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Sleep and Self-Care Can Reduce Stroke Risk

December 17, 2016

We all understand the health benefits of a good night’s rest, from improving memory to giving you more energy and boosting your mood.

But a new study suggests that sleep also could play a role in reducing your risk for stroke.

Researchers reviewed data from more than 289,000 adults who took part in a health survey and used a computer algorithm to estimate how sleep and regular exercise affected a person’s risk for stroke. They found that people who regularly slept seven to eight hours a night were 25 percent less likely to have a stroke than people who regularly slept over or below those number of hours each night.

People who slept more than seven to eight hours had a 146 percent higher risk of stroke compared to everyone else in the study. Those who slept fewer than seven to eight hours had a 22 percent higher risk.

Researchers don’t yet understand the sleep-related factors that elevate stroke risk, only that there’s some connection between the amount you sleep and the likelihood you’ll have a stroke. However, so-called “long sleepers” could have an increased stroke risk because they are more sedentary — if you are sleeping for more than one-third of your waking hours, you likely aren’t active or getting enough exercise.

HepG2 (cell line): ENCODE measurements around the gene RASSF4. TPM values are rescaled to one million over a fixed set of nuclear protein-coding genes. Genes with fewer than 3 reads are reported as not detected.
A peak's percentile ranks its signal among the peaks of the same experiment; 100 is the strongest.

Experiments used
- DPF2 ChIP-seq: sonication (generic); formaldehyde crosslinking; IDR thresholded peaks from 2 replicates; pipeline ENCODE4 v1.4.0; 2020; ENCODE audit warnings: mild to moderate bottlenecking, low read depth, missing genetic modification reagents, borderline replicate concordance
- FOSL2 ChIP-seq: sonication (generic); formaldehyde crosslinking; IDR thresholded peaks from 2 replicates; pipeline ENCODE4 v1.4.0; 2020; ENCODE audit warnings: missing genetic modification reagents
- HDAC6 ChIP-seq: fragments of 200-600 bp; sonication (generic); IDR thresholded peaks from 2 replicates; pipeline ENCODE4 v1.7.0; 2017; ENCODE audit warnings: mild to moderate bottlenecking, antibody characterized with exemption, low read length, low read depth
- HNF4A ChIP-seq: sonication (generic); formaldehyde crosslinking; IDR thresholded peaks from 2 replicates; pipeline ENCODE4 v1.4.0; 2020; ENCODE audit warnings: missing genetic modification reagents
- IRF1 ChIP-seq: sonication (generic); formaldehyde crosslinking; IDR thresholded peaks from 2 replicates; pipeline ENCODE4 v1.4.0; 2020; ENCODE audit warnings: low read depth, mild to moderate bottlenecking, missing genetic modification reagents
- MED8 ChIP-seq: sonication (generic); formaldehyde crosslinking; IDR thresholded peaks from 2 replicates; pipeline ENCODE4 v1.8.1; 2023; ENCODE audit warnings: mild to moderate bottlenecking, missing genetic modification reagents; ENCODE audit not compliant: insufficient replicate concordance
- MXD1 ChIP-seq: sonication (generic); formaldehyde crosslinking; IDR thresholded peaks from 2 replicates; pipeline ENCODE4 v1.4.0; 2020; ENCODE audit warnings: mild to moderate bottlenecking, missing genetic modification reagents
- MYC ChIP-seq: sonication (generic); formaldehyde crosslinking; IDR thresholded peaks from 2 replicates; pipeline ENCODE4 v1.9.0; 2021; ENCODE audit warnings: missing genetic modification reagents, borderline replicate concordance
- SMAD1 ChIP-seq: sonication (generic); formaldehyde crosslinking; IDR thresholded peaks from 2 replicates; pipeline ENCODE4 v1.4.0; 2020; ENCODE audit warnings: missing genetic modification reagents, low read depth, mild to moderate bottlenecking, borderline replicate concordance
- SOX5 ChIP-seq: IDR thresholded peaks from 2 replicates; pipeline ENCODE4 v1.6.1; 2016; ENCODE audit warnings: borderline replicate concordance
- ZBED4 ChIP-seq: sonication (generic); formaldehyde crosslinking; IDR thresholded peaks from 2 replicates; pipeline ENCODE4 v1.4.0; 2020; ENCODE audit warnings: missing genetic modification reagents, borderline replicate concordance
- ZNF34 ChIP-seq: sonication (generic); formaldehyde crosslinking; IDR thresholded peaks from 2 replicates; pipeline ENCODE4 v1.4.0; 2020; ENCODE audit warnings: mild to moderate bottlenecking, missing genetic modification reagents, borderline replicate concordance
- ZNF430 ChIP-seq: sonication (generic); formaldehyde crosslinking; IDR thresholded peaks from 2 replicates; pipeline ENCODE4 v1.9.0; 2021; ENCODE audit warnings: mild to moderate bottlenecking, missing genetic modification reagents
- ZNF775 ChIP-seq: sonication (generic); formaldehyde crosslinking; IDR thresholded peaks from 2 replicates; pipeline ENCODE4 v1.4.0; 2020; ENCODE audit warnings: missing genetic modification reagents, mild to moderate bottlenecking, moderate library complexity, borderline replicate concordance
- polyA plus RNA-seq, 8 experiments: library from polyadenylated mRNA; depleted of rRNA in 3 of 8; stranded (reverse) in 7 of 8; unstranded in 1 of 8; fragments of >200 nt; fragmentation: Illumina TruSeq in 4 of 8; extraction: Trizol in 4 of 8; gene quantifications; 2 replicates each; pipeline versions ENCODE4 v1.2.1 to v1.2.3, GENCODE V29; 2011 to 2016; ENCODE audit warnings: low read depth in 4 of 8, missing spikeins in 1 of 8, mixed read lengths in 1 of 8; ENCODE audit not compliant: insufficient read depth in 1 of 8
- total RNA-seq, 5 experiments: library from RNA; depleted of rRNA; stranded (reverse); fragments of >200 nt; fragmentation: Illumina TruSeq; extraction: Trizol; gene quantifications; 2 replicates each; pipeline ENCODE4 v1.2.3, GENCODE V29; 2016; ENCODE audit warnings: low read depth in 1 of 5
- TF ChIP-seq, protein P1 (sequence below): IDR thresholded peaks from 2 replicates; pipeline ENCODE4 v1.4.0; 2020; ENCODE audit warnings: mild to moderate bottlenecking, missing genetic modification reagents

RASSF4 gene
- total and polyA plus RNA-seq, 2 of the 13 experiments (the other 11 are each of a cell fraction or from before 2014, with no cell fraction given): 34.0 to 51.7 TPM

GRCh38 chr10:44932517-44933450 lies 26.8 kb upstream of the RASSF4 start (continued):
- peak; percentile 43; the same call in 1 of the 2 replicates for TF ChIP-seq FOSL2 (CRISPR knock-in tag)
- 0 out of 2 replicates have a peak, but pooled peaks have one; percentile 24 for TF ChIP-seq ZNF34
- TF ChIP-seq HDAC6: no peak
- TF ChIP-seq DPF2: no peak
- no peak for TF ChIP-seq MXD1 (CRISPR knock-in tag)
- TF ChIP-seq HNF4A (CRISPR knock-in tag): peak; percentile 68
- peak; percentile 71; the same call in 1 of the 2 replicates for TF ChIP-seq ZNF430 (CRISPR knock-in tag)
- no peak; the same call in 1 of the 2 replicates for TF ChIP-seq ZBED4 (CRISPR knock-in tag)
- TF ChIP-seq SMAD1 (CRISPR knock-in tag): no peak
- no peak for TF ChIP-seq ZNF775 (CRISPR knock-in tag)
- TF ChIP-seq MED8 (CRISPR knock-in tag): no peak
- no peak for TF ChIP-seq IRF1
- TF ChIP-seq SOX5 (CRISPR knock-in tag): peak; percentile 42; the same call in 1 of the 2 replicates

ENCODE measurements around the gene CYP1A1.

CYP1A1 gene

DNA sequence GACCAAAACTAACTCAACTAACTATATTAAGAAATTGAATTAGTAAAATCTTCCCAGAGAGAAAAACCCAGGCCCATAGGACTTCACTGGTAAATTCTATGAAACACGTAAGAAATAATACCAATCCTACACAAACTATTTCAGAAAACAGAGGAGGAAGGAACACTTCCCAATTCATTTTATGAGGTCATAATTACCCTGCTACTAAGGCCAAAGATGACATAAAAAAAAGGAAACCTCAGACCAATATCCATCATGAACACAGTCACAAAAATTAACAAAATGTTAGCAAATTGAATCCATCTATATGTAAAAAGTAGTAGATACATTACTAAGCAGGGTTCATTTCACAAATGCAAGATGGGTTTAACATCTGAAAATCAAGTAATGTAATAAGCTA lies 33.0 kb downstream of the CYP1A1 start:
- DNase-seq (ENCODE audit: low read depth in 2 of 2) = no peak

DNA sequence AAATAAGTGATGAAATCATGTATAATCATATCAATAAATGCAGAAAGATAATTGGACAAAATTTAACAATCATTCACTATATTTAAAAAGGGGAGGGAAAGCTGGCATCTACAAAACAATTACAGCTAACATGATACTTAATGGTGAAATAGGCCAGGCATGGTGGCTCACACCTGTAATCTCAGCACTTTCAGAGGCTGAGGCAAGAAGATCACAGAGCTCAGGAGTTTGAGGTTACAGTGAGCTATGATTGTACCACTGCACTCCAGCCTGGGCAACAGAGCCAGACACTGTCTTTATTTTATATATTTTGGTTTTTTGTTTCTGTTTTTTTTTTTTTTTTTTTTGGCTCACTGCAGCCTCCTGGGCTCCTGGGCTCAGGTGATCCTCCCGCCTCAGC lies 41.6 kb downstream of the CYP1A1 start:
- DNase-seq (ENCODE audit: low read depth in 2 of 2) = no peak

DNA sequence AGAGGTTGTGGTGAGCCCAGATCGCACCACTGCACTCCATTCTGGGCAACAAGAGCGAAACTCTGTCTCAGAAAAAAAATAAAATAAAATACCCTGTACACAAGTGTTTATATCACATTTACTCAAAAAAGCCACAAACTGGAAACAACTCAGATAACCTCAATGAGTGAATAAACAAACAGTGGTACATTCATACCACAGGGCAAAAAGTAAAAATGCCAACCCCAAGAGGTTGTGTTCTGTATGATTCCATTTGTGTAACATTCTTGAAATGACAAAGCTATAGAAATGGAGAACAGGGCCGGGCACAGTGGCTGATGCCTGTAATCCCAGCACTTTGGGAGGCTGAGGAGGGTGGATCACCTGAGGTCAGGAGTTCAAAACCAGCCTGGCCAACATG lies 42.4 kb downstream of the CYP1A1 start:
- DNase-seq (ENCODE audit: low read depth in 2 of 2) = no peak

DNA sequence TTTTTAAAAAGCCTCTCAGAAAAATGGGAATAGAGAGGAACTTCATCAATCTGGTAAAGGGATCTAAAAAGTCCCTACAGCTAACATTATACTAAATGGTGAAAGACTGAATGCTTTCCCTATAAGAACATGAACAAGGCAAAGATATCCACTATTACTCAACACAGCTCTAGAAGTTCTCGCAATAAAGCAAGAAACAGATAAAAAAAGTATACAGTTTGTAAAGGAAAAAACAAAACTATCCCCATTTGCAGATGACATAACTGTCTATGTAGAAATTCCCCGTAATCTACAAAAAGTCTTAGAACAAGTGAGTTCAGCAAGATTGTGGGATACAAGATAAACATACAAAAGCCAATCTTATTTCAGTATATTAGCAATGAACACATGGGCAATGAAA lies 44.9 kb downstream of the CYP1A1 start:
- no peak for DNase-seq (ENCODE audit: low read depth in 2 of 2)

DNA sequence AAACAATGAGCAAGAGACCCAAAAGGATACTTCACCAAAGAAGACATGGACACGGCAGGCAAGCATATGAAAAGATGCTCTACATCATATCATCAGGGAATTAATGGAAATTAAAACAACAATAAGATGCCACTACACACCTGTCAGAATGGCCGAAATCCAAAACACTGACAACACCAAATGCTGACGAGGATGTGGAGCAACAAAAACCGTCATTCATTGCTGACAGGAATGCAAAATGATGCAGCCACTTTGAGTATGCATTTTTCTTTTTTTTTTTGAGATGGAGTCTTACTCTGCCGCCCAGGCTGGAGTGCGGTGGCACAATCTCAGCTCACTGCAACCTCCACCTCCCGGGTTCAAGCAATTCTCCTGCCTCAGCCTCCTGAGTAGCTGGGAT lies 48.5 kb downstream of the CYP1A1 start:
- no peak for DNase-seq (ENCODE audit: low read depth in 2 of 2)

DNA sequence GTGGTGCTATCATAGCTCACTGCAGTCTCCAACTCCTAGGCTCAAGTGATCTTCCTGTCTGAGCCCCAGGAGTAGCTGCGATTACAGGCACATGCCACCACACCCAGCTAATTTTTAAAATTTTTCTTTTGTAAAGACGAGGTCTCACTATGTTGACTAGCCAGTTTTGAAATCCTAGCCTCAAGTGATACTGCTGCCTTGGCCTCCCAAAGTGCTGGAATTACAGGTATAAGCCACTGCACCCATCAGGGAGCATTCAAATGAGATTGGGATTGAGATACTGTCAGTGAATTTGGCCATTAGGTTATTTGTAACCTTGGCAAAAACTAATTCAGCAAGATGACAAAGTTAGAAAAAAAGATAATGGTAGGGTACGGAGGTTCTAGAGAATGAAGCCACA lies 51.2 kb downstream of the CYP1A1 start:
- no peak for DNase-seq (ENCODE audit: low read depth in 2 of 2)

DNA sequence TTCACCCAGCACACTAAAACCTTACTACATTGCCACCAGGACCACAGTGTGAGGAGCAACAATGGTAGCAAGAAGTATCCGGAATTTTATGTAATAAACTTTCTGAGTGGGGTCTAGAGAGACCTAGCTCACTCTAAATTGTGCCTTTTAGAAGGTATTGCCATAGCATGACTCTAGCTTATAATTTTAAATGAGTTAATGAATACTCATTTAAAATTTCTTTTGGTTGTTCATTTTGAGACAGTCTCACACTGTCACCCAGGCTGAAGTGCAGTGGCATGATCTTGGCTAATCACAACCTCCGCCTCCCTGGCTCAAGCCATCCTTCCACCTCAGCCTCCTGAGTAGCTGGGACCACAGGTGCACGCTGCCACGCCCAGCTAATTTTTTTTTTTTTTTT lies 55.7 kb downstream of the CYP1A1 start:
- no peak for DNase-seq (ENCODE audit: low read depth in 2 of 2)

The study is interesting because we’ve often focused on the importance of diet and exercise when it comes to stroke and other health risks. However, these findings illustrate that sleep may be just as critical to avoiding this condition. Sleep is connected to blood pressure. When you rest, your body has the opportunity to reset, allowing your vital organs to do less work and for your blood pressure to lower.

Researchers found that people who regularly got seven to eight hours of sleep, along with 30 to 60 minutes of vigorous exercise up to six times a week, had the lowest stroke risk. Less than 1.2 percent of adults in this category had a stroke.

Stroke affects more than 795,000 people every year, and while the disease is commonly associated with age (the majority of stroke victims are 65 or older), 10 percent of stroke cases occur in people under age 50. No matter what your age, focus on doing things that will reduce your stroke risk. High blood pressure is the number one risk factor for stroke, but changing your diet, getting regular exercise and not smoking can lower this risk. Because of this study, we know that sleep may be beneficial, too, so focus on self-care, eating well and getting enough rest. It could save your life.